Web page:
Bedroom 3

The wardrobe in the barrier-free bedroom

For barrier-free bedrooms, cupboards that can be walked on or driven on have proven to be effective. A walk-in closet should have a depth of at least 90 cm or 150 cm for wheelchair users for easy accessibility.

In addition to walk-in closets, there are closet solutions that are equipped with clothes rails that can be folded out. Fold-out clothes rails, which are also known as cloakroom lifts or clothes lifts, can often be retrofitted at low cost, so it is possible to choose the wardrobe based on personal taste in order to make the bedroom more comfortable. The necessary functionality in the form of the fold-out clothes rail can then easily be added. Depending on the model, the clothes rail can be folded down mechanically using a lever or automatically using a remote control.

Garments and other items that are used frequently should be kept at a height of 40 cm to 140 cm in the bedroom closet. In general, a wardrobe that is too high is not fully usable for many groups of people, as the higher wardrobe areas are often hardly accessible. In this case, more cabinet width than cabinet height is important for more accessible storage space.

Cabinets should not be deeper than 60 cm in barrier-free bedrooms.

Gripping pliers are helpful and should be kept close at hand near the cupboard. With the help of the gripping pliers, a certain item of clothing can be easily grasped (even without a fold-out clothes rail).

In the case of cupboards with revolving doors or folding doors, the movement areas in front of the furniture are impaired. Sliding door wardrobes do not require any additional space in front of the wardrobe to open the doors and can therefore be the better choice in barrier-free bedrooms.

It is important that the inside of the cabinet is well lit (see also: lighting / light).

More furniture in the barrier-free bedroom

A non-slip chair or a non-slip bench with a seat height tailored to the user can make dressing and undressing much easier.

Chests of drawers at the right height and easy to reach offer plenty of storage space at easy reach. In the case of drawer chests of drawers in particular, it should be considered whether wall mounting makes sense in order to reliably prevent the chest of drawers from tipping over when the drawers are pulled out.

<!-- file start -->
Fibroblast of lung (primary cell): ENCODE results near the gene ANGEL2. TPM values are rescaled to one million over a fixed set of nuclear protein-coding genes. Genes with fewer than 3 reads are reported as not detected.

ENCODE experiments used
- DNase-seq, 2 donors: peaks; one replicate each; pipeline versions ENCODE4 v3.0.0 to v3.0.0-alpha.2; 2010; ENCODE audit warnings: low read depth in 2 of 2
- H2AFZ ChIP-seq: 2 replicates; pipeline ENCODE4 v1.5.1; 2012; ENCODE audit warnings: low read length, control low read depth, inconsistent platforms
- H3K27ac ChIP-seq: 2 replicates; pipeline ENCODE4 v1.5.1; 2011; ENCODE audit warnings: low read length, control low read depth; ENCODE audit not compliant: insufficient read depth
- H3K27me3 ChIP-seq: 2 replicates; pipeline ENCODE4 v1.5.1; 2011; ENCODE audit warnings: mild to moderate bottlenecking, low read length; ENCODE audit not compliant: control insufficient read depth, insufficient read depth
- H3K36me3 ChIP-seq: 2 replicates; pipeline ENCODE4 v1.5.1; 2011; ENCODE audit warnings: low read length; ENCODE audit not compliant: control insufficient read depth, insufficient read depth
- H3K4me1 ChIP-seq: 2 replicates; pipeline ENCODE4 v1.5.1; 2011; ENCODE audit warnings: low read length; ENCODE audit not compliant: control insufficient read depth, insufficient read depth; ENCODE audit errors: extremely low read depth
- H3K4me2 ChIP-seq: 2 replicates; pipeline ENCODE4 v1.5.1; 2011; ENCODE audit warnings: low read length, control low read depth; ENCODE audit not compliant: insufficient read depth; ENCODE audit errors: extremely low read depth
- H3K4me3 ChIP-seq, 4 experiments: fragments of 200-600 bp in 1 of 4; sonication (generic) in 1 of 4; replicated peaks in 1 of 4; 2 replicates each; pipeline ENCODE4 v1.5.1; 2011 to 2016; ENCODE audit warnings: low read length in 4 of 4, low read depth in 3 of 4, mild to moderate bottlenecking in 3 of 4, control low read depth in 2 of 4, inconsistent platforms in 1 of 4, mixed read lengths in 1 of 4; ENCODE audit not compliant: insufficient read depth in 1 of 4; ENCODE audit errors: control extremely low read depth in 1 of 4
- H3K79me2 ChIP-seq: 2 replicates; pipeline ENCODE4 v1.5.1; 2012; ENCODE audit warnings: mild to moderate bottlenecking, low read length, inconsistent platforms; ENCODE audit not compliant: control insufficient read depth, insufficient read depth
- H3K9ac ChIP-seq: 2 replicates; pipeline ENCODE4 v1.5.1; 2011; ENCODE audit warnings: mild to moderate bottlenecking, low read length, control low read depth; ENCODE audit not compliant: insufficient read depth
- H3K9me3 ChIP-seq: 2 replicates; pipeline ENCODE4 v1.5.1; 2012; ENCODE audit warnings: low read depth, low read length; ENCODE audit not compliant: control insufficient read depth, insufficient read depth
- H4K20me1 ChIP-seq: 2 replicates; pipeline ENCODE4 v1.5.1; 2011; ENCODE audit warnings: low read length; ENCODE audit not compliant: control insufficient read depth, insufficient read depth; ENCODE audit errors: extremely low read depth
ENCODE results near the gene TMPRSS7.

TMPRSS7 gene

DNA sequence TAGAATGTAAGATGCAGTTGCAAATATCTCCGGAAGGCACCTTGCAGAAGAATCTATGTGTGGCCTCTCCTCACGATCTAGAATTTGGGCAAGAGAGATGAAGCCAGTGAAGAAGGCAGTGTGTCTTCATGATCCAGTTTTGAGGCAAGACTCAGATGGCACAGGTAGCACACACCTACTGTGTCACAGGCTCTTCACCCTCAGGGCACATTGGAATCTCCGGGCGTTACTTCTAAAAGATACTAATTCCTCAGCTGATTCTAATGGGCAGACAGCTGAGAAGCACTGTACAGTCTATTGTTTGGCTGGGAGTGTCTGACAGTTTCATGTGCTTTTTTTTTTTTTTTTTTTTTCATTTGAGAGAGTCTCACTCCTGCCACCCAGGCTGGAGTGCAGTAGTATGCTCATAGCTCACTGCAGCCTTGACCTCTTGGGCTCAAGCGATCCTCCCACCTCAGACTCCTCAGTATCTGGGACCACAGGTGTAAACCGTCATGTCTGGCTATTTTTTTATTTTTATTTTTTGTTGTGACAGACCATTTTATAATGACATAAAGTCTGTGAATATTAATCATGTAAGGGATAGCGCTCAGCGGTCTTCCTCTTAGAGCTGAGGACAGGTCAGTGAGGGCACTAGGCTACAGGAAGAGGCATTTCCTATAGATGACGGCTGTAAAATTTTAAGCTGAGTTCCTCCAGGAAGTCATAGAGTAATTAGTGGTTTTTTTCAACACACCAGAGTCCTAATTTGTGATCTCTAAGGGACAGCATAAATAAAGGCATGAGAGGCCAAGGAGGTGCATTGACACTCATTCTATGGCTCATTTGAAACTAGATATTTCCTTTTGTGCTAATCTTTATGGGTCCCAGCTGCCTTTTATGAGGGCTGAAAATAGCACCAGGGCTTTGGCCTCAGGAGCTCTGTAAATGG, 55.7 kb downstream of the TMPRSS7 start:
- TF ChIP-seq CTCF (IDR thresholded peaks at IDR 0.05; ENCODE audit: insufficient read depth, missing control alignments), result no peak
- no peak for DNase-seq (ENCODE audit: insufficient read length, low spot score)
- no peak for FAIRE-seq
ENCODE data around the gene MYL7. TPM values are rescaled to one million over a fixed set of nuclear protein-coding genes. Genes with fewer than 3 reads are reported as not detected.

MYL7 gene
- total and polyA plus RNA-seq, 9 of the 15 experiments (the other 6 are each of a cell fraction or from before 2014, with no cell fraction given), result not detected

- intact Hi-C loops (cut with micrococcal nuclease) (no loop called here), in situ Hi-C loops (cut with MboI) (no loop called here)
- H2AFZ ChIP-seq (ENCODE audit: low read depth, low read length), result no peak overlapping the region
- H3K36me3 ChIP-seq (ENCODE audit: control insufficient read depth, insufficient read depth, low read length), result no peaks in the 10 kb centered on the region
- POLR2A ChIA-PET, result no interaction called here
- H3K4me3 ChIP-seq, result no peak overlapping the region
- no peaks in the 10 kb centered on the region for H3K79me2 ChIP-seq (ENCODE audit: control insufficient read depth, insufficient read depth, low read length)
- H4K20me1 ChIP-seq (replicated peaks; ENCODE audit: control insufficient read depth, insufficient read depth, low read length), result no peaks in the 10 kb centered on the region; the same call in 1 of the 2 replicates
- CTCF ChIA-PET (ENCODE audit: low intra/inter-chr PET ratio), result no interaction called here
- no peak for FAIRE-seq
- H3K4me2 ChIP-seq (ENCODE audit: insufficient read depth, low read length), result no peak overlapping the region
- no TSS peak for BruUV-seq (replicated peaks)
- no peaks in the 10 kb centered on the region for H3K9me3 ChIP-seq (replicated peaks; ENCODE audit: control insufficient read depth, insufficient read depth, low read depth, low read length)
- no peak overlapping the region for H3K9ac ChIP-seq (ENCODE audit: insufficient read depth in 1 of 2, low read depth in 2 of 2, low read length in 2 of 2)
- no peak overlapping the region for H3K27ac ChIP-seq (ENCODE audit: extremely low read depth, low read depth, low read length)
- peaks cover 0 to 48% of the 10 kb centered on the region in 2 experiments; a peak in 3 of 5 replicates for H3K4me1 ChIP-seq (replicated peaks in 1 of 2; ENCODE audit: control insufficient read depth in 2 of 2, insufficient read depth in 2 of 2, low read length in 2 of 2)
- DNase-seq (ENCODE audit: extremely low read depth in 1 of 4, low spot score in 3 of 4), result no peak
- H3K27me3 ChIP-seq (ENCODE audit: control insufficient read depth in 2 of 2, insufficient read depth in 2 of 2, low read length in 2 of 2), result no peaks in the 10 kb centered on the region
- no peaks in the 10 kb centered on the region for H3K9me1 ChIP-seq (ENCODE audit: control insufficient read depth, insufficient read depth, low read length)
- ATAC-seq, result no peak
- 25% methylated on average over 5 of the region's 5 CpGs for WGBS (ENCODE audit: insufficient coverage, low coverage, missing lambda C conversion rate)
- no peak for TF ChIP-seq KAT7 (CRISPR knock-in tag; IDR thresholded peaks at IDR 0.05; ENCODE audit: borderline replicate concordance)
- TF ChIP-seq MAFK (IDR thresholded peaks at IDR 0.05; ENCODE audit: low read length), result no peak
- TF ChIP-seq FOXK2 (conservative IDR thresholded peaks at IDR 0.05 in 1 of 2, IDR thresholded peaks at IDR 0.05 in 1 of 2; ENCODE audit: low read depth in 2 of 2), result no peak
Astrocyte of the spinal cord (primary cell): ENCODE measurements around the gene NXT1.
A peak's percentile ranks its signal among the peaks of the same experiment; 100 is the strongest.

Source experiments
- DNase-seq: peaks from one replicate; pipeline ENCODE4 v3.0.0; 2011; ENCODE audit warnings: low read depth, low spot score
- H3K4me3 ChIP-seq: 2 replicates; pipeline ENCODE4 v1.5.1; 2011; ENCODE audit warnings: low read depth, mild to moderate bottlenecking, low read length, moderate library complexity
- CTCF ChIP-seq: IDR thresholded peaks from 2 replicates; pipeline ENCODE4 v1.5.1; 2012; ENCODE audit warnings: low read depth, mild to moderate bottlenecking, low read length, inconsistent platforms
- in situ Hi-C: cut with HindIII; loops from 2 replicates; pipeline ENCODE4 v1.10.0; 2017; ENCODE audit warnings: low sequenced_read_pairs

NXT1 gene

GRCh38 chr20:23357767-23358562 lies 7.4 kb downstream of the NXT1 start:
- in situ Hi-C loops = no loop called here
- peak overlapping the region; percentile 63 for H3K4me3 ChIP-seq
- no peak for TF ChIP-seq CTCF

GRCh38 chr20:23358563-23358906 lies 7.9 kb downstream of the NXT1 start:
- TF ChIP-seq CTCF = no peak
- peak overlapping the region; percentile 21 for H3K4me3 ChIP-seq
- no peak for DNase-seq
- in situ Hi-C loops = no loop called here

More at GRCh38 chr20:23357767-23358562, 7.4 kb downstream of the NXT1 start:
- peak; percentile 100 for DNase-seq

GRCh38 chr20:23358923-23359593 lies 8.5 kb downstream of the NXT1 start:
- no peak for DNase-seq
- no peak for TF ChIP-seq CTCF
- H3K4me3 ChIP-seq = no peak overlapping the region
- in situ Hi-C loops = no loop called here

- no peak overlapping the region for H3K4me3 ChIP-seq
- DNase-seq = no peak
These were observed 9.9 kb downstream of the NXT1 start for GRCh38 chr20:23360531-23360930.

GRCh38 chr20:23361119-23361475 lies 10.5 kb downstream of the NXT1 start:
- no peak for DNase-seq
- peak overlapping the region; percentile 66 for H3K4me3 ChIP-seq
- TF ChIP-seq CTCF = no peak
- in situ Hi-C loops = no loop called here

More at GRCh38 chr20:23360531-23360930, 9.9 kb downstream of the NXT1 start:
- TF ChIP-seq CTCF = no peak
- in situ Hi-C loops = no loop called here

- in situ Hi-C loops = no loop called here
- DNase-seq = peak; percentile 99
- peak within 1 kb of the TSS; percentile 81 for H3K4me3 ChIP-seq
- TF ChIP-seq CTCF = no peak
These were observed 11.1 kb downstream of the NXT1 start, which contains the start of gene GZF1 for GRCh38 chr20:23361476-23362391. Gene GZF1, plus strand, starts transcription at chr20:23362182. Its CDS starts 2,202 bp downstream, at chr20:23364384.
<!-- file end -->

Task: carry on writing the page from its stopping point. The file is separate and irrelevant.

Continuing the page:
Checklist: barrier-free bedroom

  • Is the room big enough? The minimum room size for barrier-free bedrooms is 15 m² and for wheelchair-accessible bedrooms 18 m².
  • Is the bedroom free of tripping hazards and potential danger spots such as sharp corners or edges on furniture?
  • Is the bedroom sufficiently sound and heat insulated?
  • Can the room temperature be adapted to the resident’s individual heating requirements? Is there an additional heater, if applicable?
  • Can the humidity in the room be regulated or at least controlled?
  • Is it possible to have unhindered access to the bed? On the long side of the bed, a 90 cm wide movement area should be available in the barrier-free bedroom and a 150 cm wide movement area in the wheelchair-accessible bedroom. Ideally, the bed should be accessible from several sides.
  • Does the bed height match the user or can the bed be adjusted in height? Including cushions, the bed or the lying surface of the bed should generally not be higher than 55 cm.
  • If necessary, can lifting or standing aids be attached to the bed or near the bed – such as a bed gallows?
  • Does the bed have an (electrically) adjustable slatted frame?
  • Is the mattress tailored to the needs of the user?
  • Can the ceiling light be operated from the bed?
  • Is the bedside table sturdy and is the shelf large enough so that the telephone or the emergency call system are readily available on the bed?
  • Is the light in the bedroom as well as in the cupboard or inside of the wardrobe sufficient and glare-free?
  • Is there easy access to the wardrobe with sufficient space to move around or is the walk-in closet (room) large enough and offers a depth of at least 90 cm or 150 cm for wheelchair users?
  • Does the wardrobe have a clothes lift or is it possible and necessary to retrofit it?
  • Are the storage space or shelves for storing items of clothing at an accessible, suitable height?

Support / promotion

Anyone who wants to convert individual living spaces such as the bedroom or an entire apartment or house so that they are barrier-free can often receive funding or special promotional loans. Information on this is provided by the Federal Competence Center for Accessibility on the Internet, for example , where, among other things, a very extensive PDF file “Funding programs for measures to establish accessibility” is offered.

Aids such as a care bed can be requested from the health insurance company or from the care insurance company. If there is no care level, a doctor must issue a prescription. The application is checked and if the aid is approved in this case, the care bed, the responsible body usually pays the majority of the costs. Usually there is still a small personal contribution to be made.

Bedroom 3